cause to grow in a certain way by tying and pruning it
"train the vine"
travel by rail or train
"They railed from Rome to Venice"; "She trained to Hamburg"
drag loosely along a surface; allow to sweep the ground
"The toddler was trailing his pants"; "She trained her long scarf behind her"
Kernerman English Learner's Dictionary
a line of connected railroad cars pulled along tracks by an engine
We took the train from Boston to New York.; passengers on a train; to travel by train; a train station
a sequence of connected events, ideas, etc.
I don't follow his train of thought.
to learn or teach sb the skills to do a job
She's training to be a dentist.; We train the staff on how to use the equipment safely.
to exercise or practice to improve your physical health or a sports skill
I train three times a week.; He's training for next week's fight.
to draw along; to trail; to drag
to draw by persuasion, artifice, or the like; to attract by stratagem; to entice; to allure
to teach and form by practice; to educate; to exercise; to discipline; as, to train the militia to the manual exercise; to train soldiers to the use of arms
to break, tame, and accustom to draw, as oxen
to lead or direct, and form to a wall or espalier; to form to a proper shape, by bending, lopping, or pruning; as, to train young trees
to trace, as a lode or any mineral appearance, to its head
to be drilled in military exercises; to do duty in a military company
to prepare by exercise, diet, instruction, etc., for any physical contest; as, to train for a boat race
that which draws along; especially, persuasion, artifice, or enticement; allurement
hence, something tied to a lure to entice a hawk; also, a trap for an animal; a snare
that which is drawn along in the rear of, or after, something; that which is in the hinder part or rear
that part of a gown which trails behind the wearer
the after part of a gun carriage; the trail
the tail of a bird
a number of followers; a body of attendants; a retinue; a suite
a consecution or succession of connected things; a series
regular method; process; course; order; as, things now in a train for settlement
the number of beats of a watch in any certain time
a line of gunpowder laid to lead fire to a charge, mine, or the like
a connected line of cars or carriages on a railroad
a heavy, long sleigh used in Canada for the transportation of merchandise, wood, and the like
a roll train; as, a 12-inch train
A train is a form of rail transport consisting of a series of vehicles propelled along a rail track to transport cargo or passengers. Motive power is provided by a separate locomotive or individual motors in self-propelled multiple units. Although historically steam propulsion dominated, the most common modern forms are diesel and electric locomotives, the latter supplied by overhead wires or additional rails. Other energy sources include horses, rope or wire, gravity, pneumatics, batteries, and gas turbines. Train tracks usually consists of two, three or four rails, with a limited number of monorails and maglev guideways in the mix. The word 'train' comes from the Old French trahiner, from the Latin trahere 'pull, draw'. There are various types of trains that are designed for particular purposes. A train can consist of a combination of one or more locomotives and attached railroad cars, or a self-propelled multiple unit. The first trains were rope-hauled, gravity powered or pulled by horses. From the early 19th century almost all were powered by steam locomotives. From the 1910s onwards the steam locomotives began to be replaced by less labour intensive and cleaner diesel locomotives and electric locomotives, while at about the same time self-propelled multiple unit vehicles of either power system became much more common in passenger service.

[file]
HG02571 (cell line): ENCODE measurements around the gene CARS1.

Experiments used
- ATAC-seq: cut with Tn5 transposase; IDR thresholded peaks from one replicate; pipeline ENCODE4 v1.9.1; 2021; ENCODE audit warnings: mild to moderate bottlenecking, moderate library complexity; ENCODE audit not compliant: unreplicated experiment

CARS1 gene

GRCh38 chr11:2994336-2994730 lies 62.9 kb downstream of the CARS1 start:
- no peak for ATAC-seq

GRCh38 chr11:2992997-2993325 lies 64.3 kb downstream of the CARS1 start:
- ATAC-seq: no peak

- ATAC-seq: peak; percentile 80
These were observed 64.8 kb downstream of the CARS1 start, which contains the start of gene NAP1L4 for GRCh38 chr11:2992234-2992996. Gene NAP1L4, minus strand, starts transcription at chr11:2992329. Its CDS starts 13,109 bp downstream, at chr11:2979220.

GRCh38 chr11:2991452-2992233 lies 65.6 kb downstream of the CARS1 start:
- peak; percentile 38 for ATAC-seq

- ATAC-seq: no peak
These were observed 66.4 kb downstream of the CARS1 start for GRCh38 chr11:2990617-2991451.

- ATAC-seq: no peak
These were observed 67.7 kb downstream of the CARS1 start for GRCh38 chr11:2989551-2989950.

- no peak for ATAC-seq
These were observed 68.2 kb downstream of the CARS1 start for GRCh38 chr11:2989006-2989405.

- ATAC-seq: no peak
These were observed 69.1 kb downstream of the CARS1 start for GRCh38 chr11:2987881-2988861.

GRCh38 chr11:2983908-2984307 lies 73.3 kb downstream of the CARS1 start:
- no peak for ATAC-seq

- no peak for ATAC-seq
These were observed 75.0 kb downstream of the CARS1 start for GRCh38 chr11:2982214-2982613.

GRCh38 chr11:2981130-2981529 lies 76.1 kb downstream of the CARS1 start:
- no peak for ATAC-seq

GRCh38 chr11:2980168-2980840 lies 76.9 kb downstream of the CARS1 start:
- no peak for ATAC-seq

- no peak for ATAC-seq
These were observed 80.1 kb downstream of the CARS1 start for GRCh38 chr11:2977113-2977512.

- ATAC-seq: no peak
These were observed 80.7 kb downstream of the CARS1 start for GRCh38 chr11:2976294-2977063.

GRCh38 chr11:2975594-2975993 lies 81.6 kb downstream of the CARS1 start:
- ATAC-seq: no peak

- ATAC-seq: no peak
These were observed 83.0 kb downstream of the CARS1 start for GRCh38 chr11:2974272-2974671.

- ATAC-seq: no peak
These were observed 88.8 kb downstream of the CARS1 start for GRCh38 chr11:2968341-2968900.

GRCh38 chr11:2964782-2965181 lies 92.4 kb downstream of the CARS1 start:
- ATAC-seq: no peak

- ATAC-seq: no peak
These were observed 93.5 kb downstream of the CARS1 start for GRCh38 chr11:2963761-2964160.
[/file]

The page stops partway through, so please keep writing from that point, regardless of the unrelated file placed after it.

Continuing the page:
a group of railway cars, connected together to transport goods, people or something of the sort.
the train went fast.
British National Corpus
Spoken Corpus Frequency
Rank popularity for the word 'TRAIN' in Spoken Corpus Frequency: #1665
Written Corpus Frequency
Rank popularity for the word 'TRAIN' in Written Corpus Frequency: #1285
Rank popularity for the word 'TRAIN' in Nouns Frequency: #567
Rank popularity for the word 'TRAIN' in Verbs Frequency: #343
Translations for TRAIN
Kernerman English Multilingual Dictionary
a railway engine with its carriages and/or trucks
I caught the train to London.
- tremPortuguese (BR)
- der ZugGerman
- रेल गाडी़Hindi
- vlak, vozCroatian
- kereta apiIndonesian
- kereta apiMalay
- 火車，列車Chinese (Trad.)
- поїзд, потяг, ешелонUkrainian
- ريل گاڑيUrdu
- xe lửa, tàuVietnamese
- 火车，列车Chinese (Simp.)